Recently I returned home after spending 10 days in Alabama with my middle daughter, Heather, and my 6-month-old grandson, Rorke. What a hardship assignment for Gram (me).
We didn't do anything special during my stay, just spent every waking moment playing kiss-and-tickle and rock-a-bye. We took long walks with Rorke in his stroller and took turns making funny faces to distract him or create a Kodak moment.
Heather and I took turns showering, cooking and changing diapers so he was never left unattended. We lunched and shopped with Heather's friends, always with baby in tow. I had almost forgotten what an exhausting 24/7 job mothering is.
Heather has chosen to be a stay-at-home mom, and she is loving every second of it. She's completely committed to giving her child the very best care and education possible. That includes breast feeding now and home schooling eventually. The feeding part is going well, and since Heather has a master's degree and 10 years of experience as an aerospace engineer, there is no doubt she can handle the teaching role as well.
Helping care for Rorke brought back fond memories of the years I spent at home with my three children. Much about being a mom is still the same, and I was able to reassure Heather that she is doing a great job of it.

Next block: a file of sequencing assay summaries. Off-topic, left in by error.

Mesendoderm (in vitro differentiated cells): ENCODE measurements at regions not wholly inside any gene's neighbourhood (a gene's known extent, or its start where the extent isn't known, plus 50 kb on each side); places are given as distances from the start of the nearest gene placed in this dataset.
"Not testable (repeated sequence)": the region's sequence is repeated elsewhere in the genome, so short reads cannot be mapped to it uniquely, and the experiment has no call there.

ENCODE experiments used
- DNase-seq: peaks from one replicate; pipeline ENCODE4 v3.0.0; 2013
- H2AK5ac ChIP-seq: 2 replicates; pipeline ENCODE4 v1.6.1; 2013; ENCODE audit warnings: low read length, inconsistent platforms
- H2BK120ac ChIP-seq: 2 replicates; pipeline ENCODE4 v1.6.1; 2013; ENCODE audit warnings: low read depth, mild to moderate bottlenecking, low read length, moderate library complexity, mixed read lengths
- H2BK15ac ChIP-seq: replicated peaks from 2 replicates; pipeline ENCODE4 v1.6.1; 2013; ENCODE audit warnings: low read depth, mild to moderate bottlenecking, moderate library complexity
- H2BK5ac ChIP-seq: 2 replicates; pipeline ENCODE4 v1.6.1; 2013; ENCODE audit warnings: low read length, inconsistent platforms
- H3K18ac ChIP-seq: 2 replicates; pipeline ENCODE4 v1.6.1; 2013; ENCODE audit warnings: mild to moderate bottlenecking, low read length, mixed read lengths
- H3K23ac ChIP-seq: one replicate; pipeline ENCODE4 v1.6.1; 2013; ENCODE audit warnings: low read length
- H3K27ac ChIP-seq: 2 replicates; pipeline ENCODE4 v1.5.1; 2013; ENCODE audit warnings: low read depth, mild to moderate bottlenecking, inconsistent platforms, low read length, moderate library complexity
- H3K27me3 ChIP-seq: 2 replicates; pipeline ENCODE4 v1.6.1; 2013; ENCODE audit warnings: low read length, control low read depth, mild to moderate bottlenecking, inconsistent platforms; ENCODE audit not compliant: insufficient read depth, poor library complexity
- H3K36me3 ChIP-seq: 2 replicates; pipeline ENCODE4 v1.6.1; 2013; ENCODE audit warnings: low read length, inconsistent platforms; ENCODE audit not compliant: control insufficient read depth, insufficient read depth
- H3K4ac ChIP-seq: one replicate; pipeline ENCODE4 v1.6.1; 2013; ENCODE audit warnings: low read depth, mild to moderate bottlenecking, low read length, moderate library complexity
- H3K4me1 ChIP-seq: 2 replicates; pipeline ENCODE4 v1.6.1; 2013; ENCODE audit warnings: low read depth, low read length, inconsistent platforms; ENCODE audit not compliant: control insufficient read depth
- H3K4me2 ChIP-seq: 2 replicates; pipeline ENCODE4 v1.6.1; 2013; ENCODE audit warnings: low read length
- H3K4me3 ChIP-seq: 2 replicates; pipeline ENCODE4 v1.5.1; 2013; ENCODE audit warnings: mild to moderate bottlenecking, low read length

However, I was amazed at how much has changed, like:
1. If Heather has a question about anything from treating diaper rash to relieving teething woes, to finding kids clothes at a bargain, she just does a quick search on the Internet, and up pops a dozen baby-care blogs by experienced moms, or a zillion websites for everything from designer baby wear to local children's consignment shops. How cool is that?
2. Virtually every public ladies room now has a convenient diaper changing station. Not so 30 years ago. I remember trying to change a diaper with the baby in a stroller or even on my lap. I also remember that, all too often, a good share of what was in the diaper wound up on me in the process.
3. Today, many public places, like churches, shopping centers, and even libraries, have a quiet private room reserved for breast-feeding moms. They are equipped with rocking chairs, soft music, and a play area for preschoolers. Wow! When I was breast feeding even other moms said, "Ich!" and tried to talk me out of it. I remember having to leave the shopping mall and go to my car to feed the baby.
4. Baby equipment has taken a giant leap forward. Cribs now come with attachments that turn them into full-size beds so one investment furnishes the kid's room till he leaves for college. (Or moves back in after, but that's a whole other discussion.) Strollers now fold at the touch of a button and have airplane wheels so moms can actually steer the things. I remember struggling to collapse a stroller so it would fit in the back of our mini-van and wondering if World War II took as much effort.
Despite all the changes, mothering is still the hardest, most frustrating, most rewarding and important job any woman will ever have. It is also the only one that never ends.
My children are 33, 31 and 29 years old now. Yet they still call their mother when they have a problem or a victory to report, a quandary or an insight to share, or just a need for counsel and companionship.
I don't carry my children in my arms anymore. But they know I still carry them in my heart.